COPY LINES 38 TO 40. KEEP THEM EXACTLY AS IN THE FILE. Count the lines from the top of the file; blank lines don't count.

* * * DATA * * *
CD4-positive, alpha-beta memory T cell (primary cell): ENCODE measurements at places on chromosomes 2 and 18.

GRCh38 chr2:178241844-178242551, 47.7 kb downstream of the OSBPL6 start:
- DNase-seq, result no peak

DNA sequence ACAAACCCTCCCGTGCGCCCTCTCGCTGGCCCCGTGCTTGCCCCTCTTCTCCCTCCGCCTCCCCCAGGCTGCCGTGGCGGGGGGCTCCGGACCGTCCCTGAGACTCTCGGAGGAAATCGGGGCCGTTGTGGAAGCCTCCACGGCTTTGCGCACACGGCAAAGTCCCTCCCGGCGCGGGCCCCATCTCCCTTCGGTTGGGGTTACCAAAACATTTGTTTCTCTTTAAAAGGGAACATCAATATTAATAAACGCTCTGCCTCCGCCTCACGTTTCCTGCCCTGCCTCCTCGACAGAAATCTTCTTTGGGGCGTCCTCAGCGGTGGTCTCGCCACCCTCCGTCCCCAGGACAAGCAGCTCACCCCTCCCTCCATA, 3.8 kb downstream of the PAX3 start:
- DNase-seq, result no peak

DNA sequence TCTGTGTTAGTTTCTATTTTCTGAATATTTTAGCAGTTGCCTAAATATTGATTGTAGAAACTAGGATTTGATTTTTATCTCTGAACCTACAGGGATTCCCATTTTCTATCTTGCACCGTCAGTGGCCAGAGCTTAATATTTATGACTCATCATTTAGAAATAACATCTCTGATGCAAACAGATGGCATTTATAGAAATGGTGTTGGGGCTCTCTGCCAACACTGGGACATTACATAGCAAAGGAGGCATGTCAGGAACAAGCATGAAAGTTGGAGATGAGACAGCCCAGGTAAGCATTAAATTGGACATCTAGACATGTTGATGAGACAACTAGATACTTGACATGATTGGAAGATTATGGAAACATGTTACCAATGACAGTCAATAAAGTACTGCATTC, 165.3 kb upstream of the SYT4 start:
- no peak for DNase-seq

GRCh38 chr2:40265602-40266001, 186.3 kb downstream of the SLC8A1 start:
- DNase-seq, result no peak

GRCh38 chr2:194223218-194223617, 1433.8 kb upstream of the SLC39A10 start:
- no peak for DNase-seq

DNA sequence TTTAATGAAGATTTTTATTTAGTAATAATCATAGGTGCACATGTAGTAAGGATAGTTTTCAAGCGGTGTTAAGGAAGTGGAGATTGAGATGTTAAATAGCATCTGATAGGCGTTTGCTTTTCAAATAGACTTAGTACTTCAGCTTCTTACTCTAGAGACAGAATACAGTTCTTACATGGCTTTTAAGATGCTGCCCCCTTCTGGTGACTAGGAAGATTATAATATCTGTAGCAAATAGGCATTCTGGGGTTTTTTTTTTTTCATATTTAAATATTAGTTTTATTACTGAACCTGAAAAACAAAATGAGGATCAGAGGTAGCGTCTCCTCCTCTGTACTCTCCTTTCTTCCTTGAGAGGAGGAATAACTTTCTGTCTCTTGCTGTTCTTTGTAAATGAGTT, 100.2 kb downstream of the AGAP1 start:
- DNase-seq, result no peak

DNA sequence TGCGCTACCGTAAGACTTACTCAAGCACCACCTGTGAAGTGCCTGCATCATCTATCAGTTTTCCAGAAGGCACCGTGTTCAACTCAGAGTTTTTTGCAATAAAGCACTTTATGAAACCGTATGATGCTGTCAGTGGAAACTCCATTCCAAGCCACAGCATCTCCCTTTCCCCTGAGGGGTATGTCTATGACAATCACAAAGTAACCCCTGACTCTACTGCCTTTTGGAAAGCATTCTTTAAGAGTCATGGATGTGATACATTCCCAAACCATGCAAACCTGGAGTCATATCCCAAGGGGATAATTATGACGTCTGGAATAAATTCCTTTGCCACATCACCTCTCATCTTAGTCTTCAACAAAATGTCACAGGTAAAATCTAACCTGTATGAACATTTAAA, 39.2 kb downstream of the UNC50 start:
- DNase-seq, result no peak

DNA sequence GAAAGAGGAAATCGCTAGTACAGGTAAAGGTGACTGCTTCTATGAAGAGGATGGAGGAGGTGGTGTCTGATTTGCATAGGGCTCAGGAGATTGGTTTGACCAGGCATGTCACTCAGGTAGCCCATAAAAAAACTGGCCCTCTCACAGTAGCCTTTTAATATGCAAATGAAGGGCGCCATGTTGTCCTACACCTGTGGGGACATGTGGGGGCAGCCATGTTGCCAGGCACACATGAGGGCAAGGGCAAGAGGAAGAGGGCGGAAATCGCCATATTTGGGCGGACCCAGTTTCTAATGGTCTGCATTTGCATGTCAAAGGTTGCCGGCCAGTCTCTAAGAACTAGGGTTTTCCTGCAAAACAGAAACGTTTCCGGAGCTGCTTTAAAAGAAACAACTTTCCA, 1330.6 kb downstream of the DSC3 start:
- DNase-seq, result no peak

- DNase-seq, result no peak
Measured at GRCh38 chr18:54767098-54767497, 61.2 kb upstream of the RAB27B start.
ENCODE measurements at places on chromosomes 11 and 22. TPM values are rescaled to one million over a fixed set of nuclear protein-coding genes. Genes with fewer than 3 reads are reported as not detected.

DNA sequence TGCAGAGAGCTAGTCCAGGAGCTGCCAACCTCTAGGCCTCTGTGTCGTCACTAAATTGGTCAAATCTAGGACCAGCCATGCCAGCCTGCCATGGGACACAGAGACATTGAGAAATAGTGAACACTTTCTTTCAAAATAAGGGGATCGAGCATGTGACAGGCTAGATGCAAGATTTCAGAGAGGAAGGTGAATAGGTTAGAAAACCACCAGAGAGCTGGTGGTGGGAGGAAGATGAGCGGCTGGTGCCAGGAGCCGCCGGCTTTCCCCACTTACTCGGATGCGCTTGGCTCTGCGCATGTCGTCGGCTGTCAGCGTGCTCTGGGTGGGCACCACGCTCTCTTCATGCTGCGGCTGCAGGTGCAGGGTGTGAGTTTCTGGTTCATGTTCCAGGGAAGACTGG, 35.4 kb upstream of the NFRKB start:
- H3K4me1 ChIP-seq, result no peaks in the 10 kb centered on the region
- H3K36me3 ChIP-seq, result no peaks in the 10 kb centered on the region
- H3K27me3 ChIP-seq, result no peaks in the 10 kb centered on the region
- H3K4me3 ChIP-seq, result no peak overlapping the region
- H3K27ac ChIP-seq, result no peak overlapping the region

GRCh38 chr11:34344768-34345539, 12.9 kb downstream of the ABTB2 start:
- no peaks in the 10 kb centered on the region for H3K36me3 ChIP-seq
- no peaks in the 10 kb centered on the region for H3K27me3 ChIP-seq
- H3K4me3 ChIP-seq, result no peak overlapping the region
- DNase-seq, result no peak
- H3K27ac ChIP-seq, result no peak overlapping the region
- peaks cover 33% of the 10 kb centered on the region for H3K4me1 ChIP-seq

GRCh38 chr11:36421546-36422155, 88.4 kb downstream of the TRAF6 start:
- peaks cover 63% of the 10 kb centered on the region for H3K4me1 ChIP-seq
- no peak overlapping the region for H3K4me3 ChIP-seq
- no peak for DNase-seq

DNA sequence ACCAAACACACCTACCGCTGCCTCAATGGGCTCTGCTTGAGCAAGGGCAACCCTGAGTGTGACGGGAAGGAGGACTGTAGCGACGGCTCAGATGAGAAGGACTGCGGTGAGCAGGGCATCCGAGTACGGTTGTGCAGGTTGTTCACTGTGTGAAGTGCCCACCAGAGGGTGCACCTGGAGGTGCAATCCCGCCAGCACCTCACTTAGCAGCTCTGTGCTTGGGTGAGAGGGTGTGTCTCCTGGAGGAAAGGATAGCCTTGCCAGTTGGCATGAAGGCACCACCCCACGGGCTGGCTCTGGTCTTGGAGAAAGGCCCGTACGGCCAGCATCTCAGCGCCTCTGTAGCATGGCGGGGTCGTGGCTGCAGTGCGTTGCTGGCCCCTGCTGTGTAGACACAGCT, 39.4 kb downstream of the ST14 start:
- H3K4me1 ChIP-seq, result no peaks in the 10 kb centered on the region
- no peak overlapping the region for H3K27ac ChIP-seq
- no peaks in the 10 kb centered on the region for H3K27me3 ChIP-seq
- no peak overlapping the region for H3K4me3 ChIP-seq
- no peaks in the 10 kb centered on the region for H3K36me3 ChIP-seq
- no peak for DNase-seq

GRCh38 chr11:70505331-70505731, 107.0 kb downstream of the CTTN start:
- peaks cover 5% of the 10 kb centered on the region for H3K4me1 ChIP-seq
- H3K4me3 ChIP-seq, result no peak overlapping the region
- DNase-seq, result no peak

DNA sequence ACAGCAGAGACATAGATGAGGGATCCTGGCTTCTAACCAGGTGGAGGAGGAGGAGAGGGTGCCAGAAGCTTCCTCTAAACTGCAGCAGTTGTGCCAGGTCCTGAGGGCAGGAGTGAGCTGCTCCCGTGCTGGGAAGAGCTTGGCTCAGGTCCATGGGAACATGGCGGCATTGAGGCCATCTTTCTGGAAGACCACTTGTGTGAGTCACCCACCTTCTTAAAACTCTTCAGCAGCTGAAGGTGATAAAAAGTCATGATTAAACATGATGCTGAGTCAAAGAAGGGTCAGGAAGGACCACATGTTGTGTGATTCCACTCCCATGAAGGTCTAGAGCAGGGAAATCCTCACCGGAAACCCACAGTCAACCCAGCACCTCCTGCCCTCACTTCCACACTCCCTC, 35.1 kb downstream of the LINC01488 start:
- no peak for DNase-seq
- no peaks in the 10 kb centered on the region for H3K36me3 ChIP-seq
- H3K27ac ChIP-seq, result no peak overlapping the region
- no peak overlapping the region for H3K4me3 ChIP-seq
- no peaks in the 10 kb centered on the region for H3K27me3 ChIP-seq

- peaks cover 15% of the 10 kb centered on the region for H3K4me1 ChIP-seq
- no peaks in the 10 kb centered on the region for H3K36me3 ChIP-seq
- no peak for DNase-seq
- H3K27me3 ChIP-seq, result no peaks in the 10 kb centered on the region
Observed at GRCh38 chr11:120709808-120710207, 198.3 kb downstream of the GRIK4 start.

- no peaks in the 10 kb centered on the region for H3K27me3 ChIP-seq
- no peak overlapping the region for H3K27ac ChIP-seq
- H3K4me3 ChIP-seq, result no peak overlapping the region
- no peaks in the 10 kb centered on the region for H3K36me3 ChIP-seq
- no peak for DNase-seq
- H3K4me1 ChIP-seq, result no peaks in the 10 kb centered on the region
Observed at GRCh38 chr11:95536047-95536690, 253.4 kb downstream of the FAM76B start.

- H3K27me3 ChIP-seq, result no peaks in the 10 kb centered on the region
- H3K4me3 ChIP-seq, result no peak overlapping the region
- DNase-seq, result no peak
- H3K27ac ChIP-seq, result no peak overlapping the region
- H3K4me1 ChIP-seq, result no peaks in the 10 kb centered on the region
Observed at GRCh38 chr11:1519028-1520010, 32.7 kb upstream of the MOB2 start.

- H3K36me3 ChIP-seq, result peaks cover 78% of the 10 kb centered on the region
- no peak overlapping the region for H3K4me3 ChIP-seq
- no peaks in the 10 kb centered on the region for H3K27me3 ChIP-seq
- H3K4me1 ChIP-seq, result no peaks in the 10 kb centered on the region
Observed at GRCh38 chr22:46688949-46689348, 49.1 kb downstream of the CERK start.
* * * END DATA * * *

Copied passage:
DNA sequence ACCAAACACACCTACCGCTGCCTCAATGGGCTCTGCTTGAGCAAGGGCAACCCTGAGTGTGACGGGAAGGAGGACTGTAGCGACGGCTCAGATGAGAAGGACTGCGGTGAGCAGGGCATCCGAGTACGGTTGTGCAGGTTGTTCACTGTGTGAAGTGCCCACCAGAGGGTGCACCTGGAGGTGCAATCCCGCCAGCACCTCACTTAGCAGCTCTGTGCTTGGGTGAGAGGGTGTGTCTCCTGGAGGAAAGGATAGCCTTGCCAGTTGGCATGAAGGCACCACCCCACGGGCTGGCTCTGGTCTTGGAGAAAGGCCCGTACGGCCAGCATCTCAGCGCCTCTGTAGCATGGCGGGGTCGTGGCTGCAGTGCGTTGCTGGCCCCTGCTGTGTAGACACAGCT, 39.4 kb downstream of the ST14 start:
- H3K4me1 ChIP-seq, result no peaks in the 10 kb centered on the region
- no peak overlapping the region for H3K27ac ChIP-seq